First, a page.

Here’s What The New Turbo-charged Internet Speed Mean To Malaysia

Here’s What The New Turbo-charged Internet Speed Mean To Malaysia

Whether you are in the middle of a DotA game or a video call with your family overseas, we can all agree that unstable Internet is a bane of our existence.

This is why many Malaysians rejoiced when a directive was given by the new Communications and Multimedia Minister Gobind Singh Deo, on his plan to bring down the cost of broadband in the country by 25% by end of this year, followed by the announcement from Telekom Malaysia Bhd (TM) to increase the internet speed by ten folds. We live in exciting times!

However, will these changes finally rank Malaysia higher in terms of global broadband speed?

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The current price and speed for Internet

Shockingly, Malaysians have been paying more than they should for the Internet, based on a report by The World Bank.

“While Malaysia has made significant progress in terms of facilitating affordable access to mobile Internet services, the cost of access to high-speed broadband services is relatively high compared to other countries,” the report said.

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The international firm conducted research to find out the price per Mbps for each country surveyed and Malaysia ranked 74 out of 167 countries for fixed broadband services and 64 out of 118 for fibre broadband services.

CountryAverage Broadband Speed (Mbps)Minimum Entry Price (RM)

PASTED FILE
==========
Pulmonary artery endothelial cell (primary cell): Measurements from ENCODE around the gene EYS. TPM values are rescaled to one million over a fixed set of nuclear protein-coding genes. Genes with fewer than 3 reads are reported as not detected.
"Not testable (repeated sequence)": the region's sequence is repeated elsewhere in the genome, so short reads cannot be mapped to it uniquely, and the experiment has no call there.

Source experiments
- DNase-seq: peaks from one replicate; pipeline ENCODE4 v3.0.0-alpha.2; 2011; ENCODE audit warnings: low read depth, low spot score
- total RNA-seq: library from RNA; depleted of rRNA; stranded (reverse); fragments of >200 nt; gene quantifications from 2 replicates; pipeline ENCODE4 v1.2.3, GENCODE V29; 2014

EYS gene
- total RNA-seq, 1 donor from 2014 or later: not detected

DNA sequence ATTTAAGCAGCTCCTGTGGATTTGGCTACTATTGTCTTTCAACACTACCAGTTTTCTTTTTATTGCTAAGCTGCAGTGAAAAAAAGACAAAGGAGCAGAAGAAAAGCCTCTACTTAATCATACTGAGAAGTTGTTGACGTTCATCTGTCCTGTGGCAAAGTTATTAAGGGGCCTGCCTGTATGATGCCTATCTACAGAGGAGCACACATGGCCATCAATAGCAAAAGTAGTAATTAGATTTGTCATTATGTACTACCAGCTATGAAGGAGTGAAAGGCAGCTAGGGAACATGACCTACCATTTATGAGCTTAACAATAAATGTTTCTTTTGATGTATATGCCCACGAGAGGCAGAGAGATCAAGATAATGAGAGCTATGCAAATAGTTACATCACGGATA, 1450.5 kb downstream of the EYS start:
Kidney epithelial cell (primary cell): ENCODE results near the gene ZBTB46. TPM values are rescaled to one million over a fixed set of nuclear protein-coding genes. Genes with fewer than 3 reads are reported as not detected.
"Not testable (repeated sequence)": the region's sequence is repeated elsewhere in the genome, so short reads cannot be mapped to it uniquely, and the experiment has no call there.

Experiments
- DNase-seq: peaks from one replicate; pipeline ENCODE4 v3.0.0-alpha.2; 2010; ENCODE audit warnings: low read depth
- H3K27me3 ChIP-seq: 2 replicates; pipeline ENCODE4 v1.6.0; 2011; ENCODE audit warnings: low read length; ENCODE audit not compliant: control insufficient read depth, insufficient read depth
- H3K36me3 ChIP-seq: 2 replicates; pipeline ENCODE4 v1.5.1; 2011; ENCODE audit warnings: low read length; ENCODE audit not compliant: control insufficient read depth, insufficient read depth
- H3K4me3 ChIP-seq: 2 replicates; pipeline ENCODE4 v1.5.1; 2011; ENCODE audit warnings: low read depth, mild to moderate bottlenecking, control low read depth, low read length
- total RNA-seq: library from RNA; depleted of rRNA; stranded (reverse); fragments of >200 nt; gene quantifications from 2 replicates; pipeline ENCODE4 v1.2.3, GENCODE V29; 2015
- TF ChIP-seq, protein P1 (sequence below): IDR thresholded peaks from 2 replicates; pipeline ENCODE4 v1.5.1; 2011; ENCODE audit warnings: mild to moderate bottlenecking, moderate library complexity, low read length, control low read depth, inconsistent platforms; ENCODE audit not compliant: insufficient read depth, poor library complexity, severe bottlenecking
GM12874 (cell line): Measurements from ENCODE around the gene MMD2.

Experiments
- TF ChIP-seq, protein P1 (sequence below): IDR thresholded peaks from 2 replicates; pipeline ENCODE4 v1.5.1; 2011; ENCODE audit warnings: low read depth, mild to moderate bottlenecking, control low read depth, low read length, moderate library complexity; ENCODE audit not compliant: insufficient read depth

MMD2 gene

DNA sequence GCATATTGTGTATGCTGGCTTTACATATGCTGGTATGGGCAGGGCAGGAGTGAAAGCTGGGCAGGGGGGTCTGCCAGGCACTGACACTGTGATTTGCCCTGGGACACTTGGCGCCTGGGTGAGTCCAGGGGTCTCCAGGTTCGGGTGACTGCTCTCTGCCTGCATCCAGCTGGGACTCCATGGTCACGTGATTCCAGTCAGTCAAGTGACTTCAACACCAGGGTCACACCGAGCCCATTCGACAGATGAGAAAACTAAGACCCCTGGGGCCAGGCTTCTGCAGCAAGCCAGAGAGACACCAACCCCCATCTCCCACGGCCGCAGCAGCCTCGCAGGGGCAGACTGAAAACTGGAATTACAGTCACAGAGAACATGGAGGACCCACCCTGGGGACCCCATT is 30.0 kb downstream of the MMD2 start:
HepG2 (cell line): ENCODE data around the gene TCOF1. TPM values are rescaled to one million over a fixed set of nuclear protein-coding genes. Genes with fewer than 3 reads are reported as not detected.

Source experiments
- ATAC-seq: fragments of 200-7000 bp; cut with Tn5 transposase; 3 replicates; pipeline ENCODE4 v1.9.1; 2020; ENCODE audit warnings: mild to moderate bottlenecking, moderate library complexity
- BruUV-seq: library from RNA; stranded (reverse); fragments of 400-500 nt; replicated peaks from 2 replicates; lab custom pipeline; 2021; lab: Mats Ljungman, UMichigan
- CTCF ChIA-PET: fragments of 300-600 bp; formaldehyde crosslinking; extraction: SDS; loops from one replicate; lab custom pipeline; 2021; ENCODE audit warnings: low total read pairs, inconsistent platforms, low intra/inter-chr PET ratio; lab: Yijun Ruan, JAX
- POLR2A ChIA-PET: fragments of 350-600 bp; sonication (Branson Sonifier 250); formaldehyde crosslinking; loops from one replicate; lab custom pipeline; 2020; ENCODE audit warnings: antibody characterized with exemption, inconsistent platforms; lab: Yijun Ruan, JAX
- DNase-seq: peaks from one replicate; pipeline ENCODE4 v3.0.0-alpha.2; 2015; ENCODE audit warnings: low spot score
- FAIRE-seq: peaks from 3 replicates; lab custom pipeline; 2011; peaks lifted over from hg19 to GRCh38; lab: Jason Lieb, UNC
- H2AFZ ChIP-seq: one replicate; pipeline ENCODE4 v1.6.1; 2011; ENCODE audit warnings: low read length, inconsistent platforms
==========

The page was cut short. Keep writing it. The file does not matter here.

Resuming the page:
Malaysia
26.2
119
Singapore
180.57
68.3
Thailand
46.06
75
Indonesia
14.76
78.3
Philippines
17.98
114
Hong Kong
150.7
308.9

To make things worse, the same report also acknowledged that Malaysia’s average download speed was ranked 63rd out of 130 countries, with an average download speed of 22.56 Mbps in 2017. This is significantly lower than regional comparators such as Singapore, which ranked in top place (161.53 Mbps) and the Republic of Korea, which came in third (129.64 Mbps).

“Countries at similar levels of economic development as Malaysia also have significantly faster download speeds. For example, Hungary has an average download speed of 90.94 Mbps, while Thailand has an average speed of 41.35 Mbps,” it said.

The cost of slow Internet speed

Malaysians have been enduring the overpriced broadband services for more than a decade, while many of us are also familiar with the annoyingly unstable Internet connection. However, there seems to be a bigger impact on all of us from expensive and slow Internet speed that we may not have acknowledged.

Due to the slower Internet speed, our economy has not been able to grow at an optimum pace because industries such as e-commerce and digital start-ups have a hard time maintaining and scaling their productivity and efficiency.

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International Telecommunications Union (ITU) published a report just a few years ago, showing the positive impact of broadband connectivity to global economies.

On top of the direct benefits such as improved workplaces and business functions, everyone in a country with better Internet speed also has access to better facilities and civic participation.

With Digital Free Trade Zone (DFTZ) set up in Malaysia as the region’s leading logistics hub, many agencies and businesses have stepped up their game to catch up with the growing electronic marketplace demand. However, this is still a pipe dream if continue to be hindered by the current Internet speed. The productivity could have been much higher if we have a faster Internet speed.